Peters Response

Benjamin Peters explores the potential to rework and emphasize the history of new media by merging new media studies and media history literature together. He argues that new media needs to be understood as media with uncertain uses rather than emerging media. Much of today’s ‘new media’ is already developed and integrated into society which makes it a part of history that can be used and studied to bring in a sounder future. He also that new media’s history needs to be longer than its future. 

Studying new media is an ever-changing experience that resides between the past and present. As different technology is developed, our use and interaction with existing and advanced technology evolves as well. Finding a stable way to define the term ‘new media’ can be a difficult symptom of the term itself, which is where the debate begins.

Peters bases an argument on the principle that historians that devote their careers to studying the past take a circuitous route to understanding the present. He also claims that the answers historians come to are “uncertain answers to any question…at best”. While evaluating the past may not be the best way to make sense of the present, it’s value in understanding where we may be in the future seems to be misunderstood.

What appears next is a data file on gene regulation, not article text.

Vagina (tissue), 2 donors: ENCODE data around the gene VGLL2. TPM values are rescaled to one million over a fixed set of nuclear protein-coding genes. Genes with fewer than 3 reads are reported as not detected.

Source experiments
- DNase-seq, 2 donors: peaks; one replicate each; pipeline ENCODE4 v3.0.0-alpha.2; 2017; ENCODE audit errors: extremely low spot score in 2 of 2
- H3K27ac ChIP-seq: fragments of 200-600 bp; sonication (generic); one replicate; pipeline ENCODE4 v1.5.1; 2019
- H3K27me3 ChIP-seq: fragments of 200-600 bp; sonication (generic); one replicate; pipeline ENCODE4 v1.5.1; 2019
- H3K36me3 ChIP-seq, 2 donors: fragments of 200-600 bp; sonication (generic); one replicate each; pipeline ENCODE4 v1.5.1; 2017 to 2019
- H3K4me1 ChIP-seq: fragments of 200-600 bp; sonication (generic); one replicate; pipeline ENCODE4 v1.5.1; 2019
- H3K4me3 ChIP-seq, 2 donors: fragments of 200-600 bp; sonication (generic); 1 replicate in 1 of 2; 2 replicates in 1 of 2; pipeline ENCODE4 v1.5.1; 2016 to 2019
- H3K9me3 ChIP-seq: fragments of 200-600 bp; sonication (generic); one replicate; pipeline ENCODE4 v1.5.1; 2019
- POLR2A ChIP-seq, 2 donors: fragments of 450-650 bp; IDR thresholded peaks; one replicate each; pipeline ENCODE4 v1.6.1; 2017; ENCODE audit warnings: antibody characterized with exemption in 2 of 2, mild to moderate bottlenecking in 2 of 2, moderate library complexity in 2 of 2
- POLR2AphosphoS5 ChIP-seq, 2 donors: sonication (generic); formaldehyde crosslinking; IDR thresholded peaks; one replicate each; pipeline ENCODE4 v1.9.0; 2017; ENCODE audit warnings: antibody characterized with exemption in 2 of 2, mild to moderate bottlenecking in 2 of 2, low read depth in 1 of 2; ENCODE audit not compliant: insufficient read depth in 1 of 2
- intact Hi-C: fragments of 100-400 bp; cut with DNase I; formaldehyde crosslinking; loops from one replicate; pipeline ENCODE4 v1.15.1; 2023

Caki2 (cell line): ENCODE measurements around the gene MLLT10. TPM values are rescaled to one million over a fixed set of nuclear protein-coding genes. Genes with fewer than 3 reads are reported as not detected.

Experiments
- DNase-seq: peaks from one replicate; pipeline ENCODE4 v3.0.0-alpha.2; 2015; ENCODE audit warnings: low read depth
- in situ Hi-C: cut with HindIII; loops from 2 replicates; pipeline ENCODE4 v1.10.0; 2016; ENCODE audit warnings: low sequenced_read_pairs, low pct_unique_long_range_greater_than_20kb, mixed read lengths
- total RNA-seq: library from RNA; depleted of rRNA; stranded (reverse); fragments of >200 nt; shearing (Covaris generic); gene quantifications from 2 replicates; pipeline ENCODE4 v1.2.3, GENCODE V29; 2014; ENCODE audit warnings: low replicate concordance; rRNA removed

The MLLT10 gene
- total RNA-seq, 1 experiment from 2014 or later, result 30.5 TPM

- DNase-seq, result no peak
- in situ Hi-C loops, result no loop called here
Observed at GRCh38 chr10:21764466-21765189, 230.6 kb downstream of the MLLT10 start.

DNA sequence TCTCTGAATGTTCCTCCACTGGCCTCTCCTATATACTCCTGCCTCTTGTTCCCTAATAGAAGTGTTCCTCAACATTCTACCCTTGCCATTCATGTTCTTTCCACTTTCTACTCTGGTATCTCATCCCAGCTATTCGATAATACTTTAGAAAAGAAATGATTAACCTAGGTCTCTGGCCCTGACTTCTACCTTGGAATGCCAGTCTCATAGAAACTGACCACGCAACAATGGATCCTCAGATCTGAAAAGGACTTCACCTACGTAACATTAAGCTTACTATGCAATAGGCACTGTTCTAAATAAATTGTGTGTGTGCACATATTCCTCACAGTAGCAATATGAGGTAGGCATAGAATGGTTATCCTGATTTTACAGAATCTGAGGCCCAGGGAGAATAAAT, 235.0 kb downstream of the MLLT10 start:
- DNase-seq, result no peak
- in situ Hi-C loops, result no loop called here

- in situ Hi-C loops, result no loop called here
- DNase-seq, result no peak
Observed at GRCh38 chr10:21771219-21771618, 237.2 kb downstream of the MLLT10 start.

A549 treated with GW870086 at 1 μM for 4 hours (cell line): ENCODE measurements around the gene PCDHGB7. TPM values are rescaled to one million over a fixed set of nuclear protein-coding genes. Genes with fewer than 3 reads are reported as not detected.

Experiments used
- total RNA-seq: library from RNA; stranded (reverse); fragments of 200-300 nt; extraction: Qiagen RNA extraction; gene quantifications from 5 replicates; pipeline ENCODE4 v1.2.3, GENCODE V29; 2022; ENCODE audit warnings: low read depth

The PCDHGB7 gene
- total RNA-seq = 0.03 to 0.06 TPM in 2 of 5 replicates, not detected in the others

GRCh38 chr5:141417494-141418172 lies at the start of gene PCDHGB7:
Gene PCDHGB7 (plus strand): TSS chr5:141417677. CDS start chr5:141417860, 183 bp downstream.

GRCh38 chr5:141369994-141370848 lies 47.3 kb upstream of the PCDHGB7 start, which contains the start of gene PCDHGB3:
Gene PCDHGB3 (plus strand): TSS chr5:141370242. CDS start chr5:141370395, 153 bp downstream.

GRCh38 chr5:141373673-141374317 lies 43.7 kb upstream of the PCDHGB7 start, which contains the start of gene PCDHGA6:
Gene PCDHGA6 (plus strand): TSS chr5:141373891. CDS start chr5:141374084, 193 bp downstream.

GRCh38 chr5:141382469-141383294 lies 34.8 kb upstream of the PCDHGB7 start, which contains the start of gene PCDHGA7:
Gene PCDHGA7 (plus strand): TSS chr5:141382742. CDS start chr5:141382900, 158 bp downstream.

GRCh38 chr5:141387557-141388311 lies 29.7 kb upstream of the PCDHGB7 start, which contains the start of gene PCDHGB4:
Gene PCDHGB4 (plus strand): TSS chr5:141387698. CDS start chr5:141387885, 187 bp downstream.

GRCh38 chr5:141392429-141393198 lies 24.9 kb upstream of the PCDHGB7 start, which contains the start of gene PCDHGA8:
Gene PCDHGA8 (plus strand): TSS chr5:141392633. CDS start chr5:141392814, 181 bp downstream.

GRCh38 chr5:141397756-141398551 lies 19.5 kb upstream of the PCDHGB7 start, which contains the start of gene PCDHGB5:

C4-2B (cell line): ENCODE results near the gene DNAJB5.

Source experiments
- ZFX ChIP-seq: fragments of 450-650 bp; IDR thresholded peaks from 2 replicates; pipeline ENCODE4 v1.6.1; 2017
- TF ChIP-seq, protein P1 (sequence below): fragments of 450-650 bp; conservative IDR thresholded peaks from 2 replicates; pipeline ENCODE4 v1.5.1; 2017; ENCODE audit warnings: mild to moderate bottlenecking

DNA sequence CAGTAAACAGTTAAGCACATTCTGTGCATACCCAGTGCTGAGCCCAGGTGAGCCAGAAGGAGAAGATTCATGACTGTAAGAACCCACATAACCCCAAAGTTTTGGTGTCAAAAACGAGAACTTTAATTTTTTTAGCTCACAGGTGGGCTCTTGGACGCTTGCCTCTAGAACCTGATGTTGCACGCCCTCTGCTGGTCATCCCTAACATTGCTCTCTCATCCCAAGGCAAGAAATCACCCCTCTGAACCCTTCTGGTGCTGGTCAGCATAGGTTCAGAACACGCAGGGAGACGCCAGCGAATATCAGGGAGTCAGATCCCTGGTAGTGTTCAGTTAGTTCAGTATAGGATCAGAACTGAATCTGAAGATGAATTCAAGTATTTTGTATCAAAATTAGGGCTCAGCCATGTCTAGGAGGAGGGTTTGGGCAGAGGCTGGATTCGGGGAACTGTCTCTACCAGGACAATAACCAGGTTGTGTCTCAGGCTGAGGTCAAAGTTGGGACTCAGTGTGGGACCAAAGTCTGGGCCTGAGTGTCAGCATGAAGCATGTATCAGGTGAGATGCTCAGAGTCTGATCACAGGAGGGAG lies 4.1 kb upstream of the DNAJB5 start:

The “misplaced technical emphasis” of the term provides opportunity for the term to become undervalued. Peters observes that the term currently belongs in business while historians are seemingly content with the hand-me-downs. The statement provides ample opportunity to reflect on other terms that have potentially ended up with mistaken associations. While it can’t be fully said if ‘new media’ belongs to historians or in business, the speculation of any term in the same predicament is what’s valuable.   

New media historians have argued that ‘new’ cannot be solely associated with ‘digital’. While technology is currently evolving at an incredible pace, digital technology is bound to become ordinary and old. 

The debacle over the meaning and associations of new media reminded me of a conversation I had in my American Lit class earlier in the week. We had discussed the influence of time and popular social issues on which works were studied and taught in American Lit classes. For example, literature from women and people of color weren’t always a focus. As time went on and societal values and perspectives changed, what was considered important enough to integrate into a college-level course changed as well. While the works that are associated with American literature has evolved over time, I’m sure that the scope and definition of new media will continue to evolve and be debated as well.  

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